Just today I moved one of my client’s ecommerce databases over to Amazon RDS. All told, the process was only mildly painful. I’m impressed with the low-cost vs amount of storage, reliability and speed that comes with it.
I ran into two issues while migrating the existing database over to Amazon RDS. The first issue that you run into is that you are not granted “SUPER user” privileges. This causes problems when you attempt to create triggers or functions, as it does some kind of logging that requires “SUPER” privileges.
No problem though, we can adjust that within the RDS Console.
Allowing Triggers to be created
So, once you have your database setup, here’s are the next steps to all triggers to be created:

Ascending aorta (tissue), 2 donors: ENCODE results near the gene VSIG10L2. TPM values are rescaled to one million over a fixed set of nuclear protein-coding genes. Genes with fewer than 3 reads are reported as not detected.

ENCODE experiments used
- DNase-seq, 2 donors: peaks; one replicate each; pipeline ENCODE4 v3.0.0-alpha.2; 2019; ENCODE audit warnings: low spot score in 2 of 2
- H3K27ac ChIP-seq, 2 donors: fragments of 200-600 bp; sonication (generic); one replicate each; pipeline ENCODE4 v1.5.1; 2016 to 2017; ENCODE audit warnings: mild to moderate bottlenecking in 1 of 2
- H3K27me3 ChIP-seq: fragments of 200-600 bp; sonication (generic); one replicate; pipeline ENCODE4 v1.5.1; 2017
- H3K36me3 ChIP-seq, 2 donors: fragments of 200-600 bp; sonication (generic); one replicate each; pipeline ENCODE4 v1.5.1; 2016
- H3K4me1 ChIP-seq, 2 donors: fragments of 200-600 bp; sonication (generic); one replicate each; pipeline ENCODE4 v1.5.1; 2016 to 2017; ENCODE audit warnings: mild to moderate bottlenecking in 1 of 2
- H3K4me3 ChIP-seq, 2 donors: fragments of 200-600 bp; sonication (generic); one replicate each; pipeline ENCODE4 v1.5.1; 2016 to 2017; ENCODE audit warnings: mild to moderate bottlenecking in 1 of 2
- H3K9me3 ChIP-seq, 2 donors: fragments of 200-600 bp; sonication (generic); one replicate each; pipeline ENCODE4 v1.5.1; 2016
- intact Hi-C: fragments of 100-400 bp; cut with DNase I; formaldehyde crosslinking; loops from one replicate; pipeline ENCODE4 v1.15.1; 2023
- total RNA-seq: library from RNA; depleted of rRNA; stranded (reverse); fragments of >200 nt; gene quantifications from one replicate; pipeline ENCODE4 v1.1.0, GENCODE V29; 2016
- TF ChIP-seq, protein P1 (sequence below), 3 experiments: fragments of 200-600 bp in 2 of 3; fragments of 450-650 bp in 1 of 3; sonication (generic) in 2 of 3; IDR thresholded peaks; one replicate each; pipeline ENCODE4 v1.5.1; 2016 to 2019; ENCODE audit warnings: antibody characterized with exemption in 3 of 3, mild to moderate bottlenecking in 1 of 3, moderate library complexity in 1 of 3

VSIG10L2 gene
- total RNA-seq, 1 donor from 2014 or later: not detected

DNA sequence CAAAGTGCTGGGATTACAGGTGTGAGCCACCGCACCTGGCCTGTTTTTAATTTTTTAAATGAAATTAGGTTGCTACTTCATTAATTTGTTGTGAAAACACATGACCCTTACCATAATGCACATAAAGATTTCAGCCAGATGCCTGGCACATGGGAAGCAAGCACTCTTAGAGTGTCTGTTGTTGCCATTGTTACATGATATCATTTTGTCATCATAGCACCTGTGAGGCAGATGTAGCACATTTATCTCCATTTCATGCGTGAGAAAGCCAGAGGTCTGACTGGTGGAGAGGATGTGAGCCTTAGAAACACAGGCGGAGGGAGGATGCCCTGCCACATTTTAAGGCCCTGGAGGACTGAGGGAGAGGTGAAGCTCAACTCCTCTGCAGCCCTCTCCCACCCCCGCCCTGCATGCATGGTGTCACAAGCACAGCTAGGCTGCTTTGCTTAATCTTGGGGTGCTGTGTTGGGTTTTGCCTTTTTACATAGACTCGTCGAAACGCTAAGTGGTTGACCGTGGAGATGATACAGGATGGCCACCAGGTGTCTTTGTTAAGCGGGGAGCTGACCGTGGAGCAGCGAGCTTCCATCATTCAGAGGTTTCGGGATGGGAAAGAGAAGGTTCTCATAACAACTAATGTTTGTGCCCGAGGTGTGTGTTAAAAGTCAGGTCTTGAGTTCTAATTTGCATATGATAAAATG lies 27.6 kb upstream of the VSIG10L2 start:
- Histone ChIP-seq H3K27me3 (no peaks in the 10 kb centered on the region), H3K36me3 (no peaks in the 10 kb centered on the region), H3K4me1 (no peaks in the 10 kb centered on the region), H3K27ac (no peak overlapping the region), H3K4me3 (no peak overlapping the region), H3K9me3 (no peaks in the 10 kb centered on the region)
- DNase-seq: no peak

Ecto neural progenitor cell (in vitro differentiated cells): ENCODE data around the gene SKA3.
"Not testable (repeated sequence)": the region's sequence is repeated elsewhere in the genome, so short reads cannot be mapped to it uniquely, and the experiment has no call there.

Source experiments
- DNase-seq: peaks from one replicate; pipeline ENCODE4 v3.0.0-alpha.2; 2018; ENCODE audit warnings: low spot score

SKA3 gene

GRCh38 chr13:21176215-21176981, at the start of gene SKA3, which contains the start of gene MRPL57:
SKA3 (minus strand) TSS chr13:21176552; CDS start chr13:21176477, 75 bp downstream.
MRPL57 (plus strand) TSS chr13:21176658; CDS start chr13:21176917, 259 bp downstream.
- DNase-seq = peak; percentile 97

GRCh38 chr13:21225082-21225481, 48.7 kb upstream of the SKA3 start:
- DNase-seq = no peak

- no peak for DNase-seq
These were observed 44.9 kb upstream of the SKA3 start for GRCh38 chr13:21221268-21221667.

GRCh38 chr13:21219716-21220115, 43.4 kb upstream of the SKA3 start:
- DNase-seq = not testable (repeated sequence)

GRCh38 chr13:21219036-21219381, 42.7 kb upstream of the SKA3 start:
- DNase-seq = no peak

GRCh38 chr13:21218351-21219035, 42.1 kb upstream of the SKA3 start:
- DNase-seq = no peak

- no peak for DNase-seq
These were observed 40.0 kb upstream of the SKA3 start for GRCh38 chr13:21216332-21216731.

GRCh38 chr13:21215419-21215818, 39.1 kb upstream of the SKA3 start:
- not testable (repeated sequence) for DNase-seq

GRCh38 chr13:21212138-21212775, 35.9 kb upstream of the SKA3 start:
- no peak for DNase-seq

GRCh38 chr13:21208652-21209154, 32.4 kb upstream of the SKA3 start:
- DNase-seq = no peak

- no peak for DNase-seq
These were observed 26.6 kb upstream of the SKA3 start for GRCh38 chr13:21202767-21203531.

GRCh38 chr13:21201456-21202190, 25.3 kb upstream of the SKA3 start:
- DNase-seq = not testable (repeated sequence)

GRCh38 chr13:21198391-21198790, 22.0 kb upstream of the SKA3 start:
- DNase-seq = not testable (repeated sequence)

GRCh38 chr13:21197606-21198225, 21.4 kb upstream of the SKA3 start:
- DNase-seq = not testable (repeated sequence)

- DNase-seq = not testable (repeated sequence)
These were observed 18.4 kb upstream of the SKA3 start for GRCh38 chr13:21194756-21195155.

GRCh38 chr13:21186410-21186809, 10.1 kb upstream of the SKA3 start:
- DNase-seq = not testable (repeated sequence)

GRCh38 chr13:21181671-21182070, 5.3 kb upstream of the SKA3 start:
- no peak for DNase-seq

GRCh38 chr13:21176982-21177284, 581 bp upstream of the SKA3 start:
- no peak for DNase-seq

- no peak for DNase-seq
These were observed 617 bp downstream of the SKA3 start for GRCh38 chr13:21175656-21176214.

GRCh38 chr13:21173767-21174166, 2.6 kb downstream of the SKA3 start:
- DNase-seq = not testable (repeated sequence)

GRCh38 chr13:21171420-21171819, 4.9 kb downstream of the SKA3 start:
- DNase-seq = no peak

- In the AWS Console, create a new “Parameter Group”.
- Change “login_bin_trust_function_creators” to 1.
- Go to “Instances”
- Modify your Instance
- Choose the “New Parameter” group you just created
- Restart your instance
Setting up Remote Access
So, I think for most of us, we’ll be using RDS as a public database. In that case, you need to identify which servers are able to access the database.
Strangely, this option is not available in the AWS Console, you need to go to the EC2 Console.
- Choose the default security group
- Edit inbound rules
- Add the IPs of the servers that should be granted access.
Importing your existing database
Beyond that, migrating the existing database over to RDS was rather simple. A one-liner did the job:
mysqldump -u myLocalUsername -pLocalDatabasePassword mydatabase | mysql -u myAmazonusername -h xxxx.us-east-1.rds.amazonaws.com -pMyAmazonRDSPassword amazonDatabase
Hope that helps!